All right, stray voices of reason, talk me out of Carmelo Anthony, vaguely rumored potential Boston Celtic. Because I’m over here almost talking myself into it, against whatever grains of common sense I have left.
I know, the Celtics have indicated to the ESPN that they don’t have interest in the high-scoring, high-maintenance, 11-time All-Star, zero-time champion forward. You know Danny Ainge and you know what that means. They don’t have interest at whatever the current asking price happens to be.
But … the Knicks have reportedly told the Clippers — who, along with the Celtics and Cavaliers have had their interest in Anthony gauged — that they would not demand Chris Paul, Blake Griffin or D’Andre Jordan in return. What does that leave, Luc Mbah a Moute and Brandon Bass? It certainly looks like the Knicks are pricing Anthony to move before the February 23 trading deadline. You know there is a point Ainge would do it, and no, trading James Young straight up for Melo does not work in the ESPN NBA Trade Machine. A few deals do, though. Even a few deals that Ainge might go for.
I know, there are many reasons not to do it. Many, many reasons. A cacophony of reasons to say no to Melo. I shall now list them, even as I resist them: A guy who jacks 18 shots a game probably wouldn’t cherish being a corner-based bystander in the Isaiah Thomas Show that’s been drawing rave fourth-quarter reviews most nights. … The Celtics need defensive and rebounding help more than anything. Melo is an OK (if regressing) rebounder, while defense is typically his nap and snack time … He makes $24.6 million this season and $54 million through 2017-18. He gets a 15 percent trade kicker if he is dealt with a player option for 2018-19 … He would cost the Celtics talent and depth, probably starting with Jae Crowder and Amir Johnson, and the generally selfless culture of this team would be altered with Crowder out and Melo in … He’s 33 years old, is a ball-stopping volume shooter who hasn’t won anything since he was a freshman at Syracuse … Trading for him helps the Knicks and Phil Jackson. Think about how Red would feel about that for a moment.
That’s more baggage than the Celtics haul on a West Coast road trip. And yet I cannot deny being intrigued by the best-case scenario should a potential deal somehow take shape.
Don’t be coy. You know exactly what I mean by that best-case scenario: What could and would Carmelo Anthony achieve playing for Brad Stevens? Or more precisely, what wizardry would Stevens work to get the most — which is a still a heck of a lot — out of Anthony, a born scorer with occasional Bernard King-in-‘84 tendencies who, for all of his flaws, has spent his life enhancing his offensive gifts with hard work?
I can’t help it: Purely as a basketball fan, that is something I’d be interested in seeing. Now, I’m not saying I want to see it at great expense to the roster. The Celtics’ season so far has supplied a few more moments of surprising frustration than we expected. But I believe in what they are doing and where they are going. There’s an enviable culture and the makings of a strong core. Isaiah Thomas has become a superstar scorer — he’s always been a magician as a finisher, but what a smooth shooter he has become. Al Horford is a quintessential Celtic, smart, talented and helpful to the cause in so many ways. The young guys have had growing pains, but they are growing. And there are two more Brooklyn picks coming. The Celtics are in a good place. But if Ainge did deal for Anthony, my immediate reaction would be: I cannot wait to see how Stevens — who made Evan Turner lovable and darn near essential — figures out how to get the most from Anthony.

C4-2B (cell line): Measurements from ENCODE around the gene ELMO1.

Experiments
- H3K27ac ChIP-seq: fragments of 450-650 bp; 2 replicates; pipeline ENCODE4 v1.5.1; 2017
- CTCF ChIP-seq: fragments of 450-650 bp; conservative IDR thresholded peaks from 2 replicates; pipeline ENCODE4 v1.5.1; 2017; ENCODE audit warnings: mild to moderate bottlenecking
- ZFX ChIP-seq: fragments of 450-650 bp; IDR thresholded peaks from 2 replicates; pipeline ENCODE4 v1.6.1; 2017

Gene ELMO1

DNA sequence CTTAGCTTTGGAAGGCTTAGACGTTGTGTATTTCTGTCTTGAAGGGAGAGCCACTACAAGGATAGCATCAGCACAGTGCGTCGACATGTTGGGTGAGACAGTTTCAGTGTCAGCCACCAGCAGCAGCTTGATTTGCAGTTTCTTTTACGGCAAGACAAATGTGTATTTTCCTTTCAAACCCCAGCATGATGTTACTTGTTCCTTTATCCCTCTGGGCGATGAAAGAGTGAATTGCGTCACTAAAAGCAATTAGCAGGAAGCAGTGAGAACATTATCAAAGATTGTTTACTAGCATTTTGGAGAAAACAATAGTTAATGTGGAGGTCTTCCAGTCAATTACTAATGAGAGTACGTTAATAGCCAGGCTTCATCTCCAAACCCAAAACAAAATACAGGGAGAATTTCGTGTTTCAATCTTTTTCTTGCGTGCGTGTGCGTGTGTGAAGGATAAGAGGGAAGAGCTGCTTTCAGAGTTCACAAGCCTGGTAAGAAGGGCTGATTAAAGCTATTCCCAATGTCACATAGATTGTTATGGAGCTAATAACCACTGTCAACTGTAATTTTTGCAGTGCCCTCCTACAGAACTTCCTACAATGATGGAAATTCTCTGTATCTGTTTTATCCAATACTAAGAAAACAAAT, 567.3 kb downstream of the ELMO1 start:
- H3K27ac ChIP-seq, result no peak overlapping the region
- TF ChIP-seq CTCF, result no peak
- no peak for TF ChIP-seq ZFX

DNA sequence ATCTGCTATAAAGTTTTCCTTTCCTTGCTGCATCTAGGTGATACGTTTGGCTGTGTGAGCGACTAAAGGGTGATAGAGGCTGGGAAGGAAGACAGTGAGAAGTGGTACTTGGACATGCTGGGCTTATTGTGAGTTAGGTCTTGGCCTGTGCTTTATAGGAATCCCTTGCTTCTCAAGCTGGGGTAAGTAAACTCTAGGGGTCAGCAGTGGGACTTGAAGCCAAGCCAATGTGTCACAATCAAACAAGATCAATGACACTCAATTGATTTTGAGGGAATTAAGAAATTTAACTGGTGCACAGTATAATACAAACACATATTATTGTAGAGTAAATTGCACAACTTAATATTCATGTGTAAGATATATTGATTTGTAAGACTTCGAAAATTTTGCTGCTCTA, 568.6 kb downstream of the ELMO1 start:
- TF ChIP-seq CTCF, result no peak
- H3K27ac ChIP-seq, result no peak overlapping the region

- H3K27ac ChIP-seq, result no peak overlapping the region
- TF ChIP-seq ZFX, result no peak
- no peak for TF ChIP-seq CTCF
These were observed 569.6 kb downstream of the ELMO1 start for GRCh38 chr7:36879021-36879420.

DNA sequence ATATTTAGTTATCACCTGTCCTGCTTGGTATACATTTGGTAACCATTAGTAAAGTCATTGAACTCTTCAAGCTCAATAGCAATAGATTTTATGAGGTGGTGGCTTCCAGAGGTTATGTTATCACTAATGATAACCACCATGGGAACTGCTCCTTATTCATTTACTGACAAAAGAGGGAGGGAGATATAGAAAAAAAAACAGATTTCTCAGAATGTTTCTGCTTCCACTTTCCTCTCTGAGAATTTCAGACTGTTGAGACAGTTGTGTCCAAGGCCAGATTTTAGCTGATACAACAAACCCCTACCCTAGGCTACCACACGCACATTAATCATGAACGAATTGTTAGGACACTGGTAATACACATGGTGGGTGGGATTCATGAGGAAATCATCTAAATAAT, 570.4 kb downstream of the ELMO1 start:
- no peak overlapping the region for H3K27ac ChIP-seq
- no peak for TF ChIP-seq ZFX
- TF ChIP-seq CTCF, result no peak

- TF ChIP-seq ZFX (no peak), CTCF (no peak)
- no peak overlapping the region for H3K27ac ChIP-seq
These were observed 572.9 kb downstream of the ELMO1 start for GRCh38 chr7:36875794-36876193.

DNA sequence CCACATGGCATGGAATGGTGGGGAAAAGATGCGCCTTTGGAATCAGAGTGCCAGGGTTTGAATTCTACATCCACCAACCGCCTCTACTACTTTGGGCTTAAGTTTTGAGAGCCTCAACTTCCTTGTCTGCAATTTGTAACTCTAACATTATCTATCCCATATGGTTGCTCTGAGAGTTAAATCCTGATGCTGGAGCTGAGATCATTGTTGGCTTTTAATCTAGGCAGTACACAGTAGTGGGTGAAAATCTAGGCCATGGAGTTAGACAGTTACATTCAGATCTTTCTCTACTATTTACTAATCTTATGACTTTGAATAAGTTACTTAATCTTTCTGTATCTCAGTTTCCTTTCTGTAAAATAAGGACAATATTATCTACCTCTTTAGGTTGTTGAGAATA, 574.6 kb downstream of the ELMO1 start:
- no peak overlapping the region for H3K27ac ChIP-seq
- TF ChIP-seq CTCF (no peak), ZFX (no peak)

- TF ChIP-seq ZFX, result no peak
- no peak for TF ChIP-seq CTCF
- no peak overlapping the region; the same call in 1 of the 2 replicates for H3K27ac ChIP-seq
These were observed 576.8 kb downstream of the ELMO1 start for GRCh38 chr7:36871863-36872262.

The enigma of Anthony, though, is that as interesting as it would be to see how Stevens would maximize his talents, the ideal outcome of all of this might be to hope he ends up with the Celtics’ chief rival. I mentioned a few adjectives ago that they are in a good place as a franchise. They’re in a good place in the standings as well. At 27-18, which is slightly ahead of last year’s 48-win pace, they have the third-best record in the Eastern Conference, a half-game back of the Raptors and just 3.5 behind the Cavaliers.
This — the close proximity to the defending champions — is somewhat unexpected. The party line this season has been that the Celtics should strive for second place in the conference, with the recognition that a healthy Cavs team is pretty much invincible. Stunningly, it hasn’t been, having lost six of eight as of Friday while LeBron James, who fancies himself as the general manager to the general manager, gripes about the team’s lack of a playmaker.
The Cavs look vulnerable. It will probably pass, but it’s fun to watch now, and maybe they will panic. There was chatter — probably baseless, but still — that a Kevin Love-for-Carmelo swap might be something LeBron would desire.
Trading Love, who has shaped his game to the confines of LeBron’s wishes while remaining prolific, for one-note scorer Anthony would be foolish. Man, I hope they do it.
I know, it’s contradictory. I’d like to see Anthony end up with the Cavs, because he’d wreck ‘em, and yet I’m not opposed to seeing him end up in Boston. It makes sense to me. Sure, LeBron knows how to play with Anthony. But Brad Stevens would know how to deploy him. Two of them believe they coach their team. Only one of them actually knows how to do it.